+17 # Liebermania 2014-04-02 16:11
If wealthy people are using their money as speech, because the Supreme Court says money is speech,
and we the people don't like what their money is saying,
THEN WE THE PEOPLE SHOULD ALSO USE MONEY AS SPEECH, AND NOT PAY OUR TAXES.
 
 
+22 # angelfish 2014-04-02 16:32
Our Democracy is dead. Sanctioned by the SCOTUS, we are no longer a Democracy. God knows, corrupption has been a part of our Governance since the Founders first signed our Declaration of Independence, however, it was never condoned, nay, FACILITATED, by our Supreme Court, until NOW! Hang your heads in Sorrow because the Dark Side is now in charge of our Government. The ONLY thing left to us, is our VOTE. Use it wisely, fellow Americans. It STILL has the ability to give some of these Cretins their walking papers in November and again, in 2016. We are now charged with seeing that only men and women who REALLY love this Country and ALL she has to offer EVERYONE, are given the sacred duty and responsililty to serve as our agents in Washington. The Cretins who would give it all to the Koch brothers, the Coors brothers and Sheldon Adelson's ilk have NO MORE RIGHTS than you or I! Wasting OUR time and money sitting on their hands, getting up ONLY to vote against the A.C.A. or to regulate a woman's Vaginal and Uterine issues, will NOT stand anymore. They have thrown down the gauntlet. We MUST pick it up and stuff it where the Sun don't shine!
 
 
+1 # angelfish 2014-04-02 16:32
There's GOT to be a better way to delete multiple Posts!...?
 
 
+1 # angelfish 2014-04-02 16:32
Sorry for the multiple postings.
 
 
0 # angelfish 2014-04-02 16:32
Sorry.
 
 
+1 # angelfish 2014-04-02 16:32
Oops.
 
 
+1 # angelfish 2014-04-02 16:38
SORRY FOR THE REPEATED POSTINGS! HOWEVER, I THINK WHAT I SAID DOES BEAR REPEATING! :^)
 
 
+1 # jsluka 2014-04-02 21:55
Like Underledge above (LOL again)
 
 
+19 # EmilyCragg 2014-04-02 16:43
This is--TRULY--the last straw.

Either people precipitate change, or we go down the tubes to oblivion ... once and for all.
 
 
+13 # BKnowswhitt 2014-04-02 16:46
Money has been the game primarily since Reagan took over. Now it's officially open season for that model. The only thing missing was the arrogant legislation of it all until this court officially codified that model. We've come full circle. Time for a real Tea Party to take place against the Redneck Redcoats of the present day .. oh yeah and throw away the Constitution as well .. now it doesn't mean shit!!!
 
 
+12 # PABLO DIABLO 2014-04-02 16:58
"Corruption or the appearance of corruption". You would have to be "paid off" or dead not to see it. Wake up America.
Greed never sleeps and ignorance never wakes up. Boycott the corporations that are killing us. Vote the leeches out of office. Take back our government.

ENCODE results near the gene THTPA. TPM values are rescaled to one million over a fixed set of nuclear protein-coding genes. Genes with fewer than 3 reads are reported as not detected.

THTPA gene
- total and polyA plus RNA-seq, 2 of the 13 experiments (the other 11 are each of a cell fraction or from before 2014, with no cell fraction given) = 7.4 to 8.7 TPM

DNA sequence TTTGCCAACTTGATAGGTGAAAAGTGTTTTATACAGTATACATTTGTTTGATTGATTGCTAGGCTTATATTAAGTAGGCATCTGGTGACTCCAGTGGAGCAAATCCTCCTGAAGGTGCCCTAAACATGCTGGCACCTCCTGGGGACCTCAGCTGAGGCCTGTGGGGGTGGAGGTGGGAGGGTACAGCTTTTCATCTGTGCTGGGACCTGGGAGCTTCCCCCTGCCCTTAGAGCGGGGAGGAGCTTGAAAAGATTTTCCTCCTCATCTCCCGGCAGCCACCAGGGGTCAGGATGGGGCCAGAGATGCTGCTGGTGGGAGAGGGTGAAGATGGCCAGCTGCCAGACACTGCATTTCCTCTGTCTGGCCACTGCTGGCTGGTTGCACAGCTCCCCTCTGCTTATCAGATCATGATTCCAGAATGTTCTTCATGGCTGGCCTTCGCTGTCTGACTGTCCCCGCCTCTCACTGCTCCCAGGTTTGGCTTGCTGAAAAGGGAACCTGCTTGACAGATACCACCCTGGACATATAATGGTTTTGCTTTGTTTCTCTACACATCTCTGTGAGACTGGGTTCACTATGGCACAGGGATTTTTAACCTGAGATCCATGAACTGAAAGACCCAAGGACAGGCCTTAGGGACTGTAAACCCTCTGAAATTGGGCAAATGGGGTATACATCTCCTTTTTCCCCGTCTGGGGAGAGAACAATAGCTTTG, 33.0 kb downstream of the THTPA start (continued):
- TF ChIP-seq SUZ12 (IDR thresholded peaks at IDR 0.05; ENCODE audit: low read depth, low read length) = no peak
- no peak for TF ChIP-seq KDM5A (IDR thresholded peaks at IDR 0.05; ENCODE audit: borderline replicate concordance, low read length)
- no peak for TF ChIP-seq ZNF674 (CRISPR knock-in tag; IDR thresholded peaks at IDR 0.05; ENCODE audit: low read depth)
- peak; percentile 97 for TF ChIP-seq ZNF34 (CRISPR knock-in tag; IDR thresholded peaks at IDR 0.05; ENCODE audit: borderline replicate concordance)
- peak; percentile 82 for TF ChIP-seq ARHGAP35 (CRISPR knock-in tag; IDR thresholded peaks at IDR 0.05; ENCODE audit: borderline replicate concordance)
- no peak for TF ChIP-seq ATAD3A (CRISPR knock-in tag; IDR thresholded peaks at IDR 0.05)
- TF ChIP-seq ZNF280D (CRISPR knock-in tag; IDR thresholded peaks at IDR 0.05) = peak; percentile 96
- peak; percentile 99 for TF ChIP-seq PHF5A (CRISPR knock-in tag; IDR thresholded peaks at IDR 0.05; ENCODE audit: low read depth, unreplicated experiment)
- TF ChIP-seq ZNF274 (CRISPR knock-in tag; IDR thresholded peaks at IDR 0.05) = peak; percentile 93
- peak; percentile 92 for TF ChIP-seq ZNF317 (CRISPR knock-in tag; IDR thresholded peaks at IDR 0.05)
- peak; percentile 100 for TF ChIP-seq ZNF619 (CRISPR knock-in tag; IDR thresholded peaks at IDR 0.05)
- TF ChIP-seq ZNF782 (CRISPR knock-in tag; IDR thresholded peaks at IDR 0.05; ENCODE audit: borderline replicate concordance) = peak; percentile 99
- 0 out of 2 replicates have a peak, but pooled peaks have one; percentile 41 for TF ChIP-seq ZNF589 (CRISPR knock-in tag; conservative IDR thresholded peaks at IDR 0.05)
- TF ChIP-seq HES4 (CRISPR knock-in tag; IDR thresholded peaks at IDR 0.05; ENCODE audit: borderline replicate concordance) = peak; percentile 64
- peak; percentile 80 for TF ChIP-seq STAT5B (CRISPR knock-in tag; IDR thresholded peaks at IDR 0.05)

+9 # PABLO DIABLO 2014-04-02 16:59
WHAT will it take to start the American Revolution again?
 
 
+9 # Kootenay Coyote 2014-04-02 17:10
Well, to paraphrase Roberts, “Tar & Feathers applied to a candidate is an exercise of an individual’s right to participate in the electoral process through both political expression and political association," & this court ought to be wearing that too.
 
 
+13 # born1929 2014-04-02 17:29
I N F U R I A T I N G !!!!!!!!!!!!!!! !
 
 
+17 # Helen Marshall 2014-04-02 17:52
While everyone bashes the Republicans on this, let us remember that Robert got on the court via a confirmation vote that included many Democrats. Fooled perhaps, but they voted for him..78 to 22. Twenty-two Democrats voted for him, including Patrick Leahy, who advertises himself now as a progressive. If the 44 Democrats had stood together in opposition Roberts would not have been confirmed.

And now, just wait for the Hobby Lobby case.
 
 
+17 # m... 2014-04-02 18:04
The ROBERT'S COURT…. A Court that will live in INFAMY….
 
 
+3 # James Marcus 2014-04-02 19:10
How about....really , since Abe Lincoln's murder ?
(again, orchestrated by ....'The Money')
 
 
+8 # jcdav 2014-04-02 19:22
Welcome to the 2014 electoral AUCTION.
They now have the whole set. Media will propagandize the chosen candidate, the $ will pour into his/her campaign and presto the opposition gets drowned out and the wholly owned congressperson gets the office.
Last ditch effort- Constitutional Ammendment..Pos t last ditch effort--spirit of '76-revolution
OR-- well- enjoy thre kool-ade
 
 
+9 # dyannne 2014-04-02 23:00
Bye Bye American Pie.
 
 
+6 # pappajohn15@Gmail.com 2014-04-03 10:42
Another step in the seemingly relentless march toward unabashed plutocracy.

Most disappointing is the so-called people's party, the Democrats. These guys, when faced with the elite buying and selling our democracy, seem to be saying, "Well, don't forget us! We're greedy politicians without any morals, too!"

Just like the Tea Party is breaking away from less radical Republicans, it is time for the "progressive" wing to grow a pair and break off from the almost-Blue-Dog party.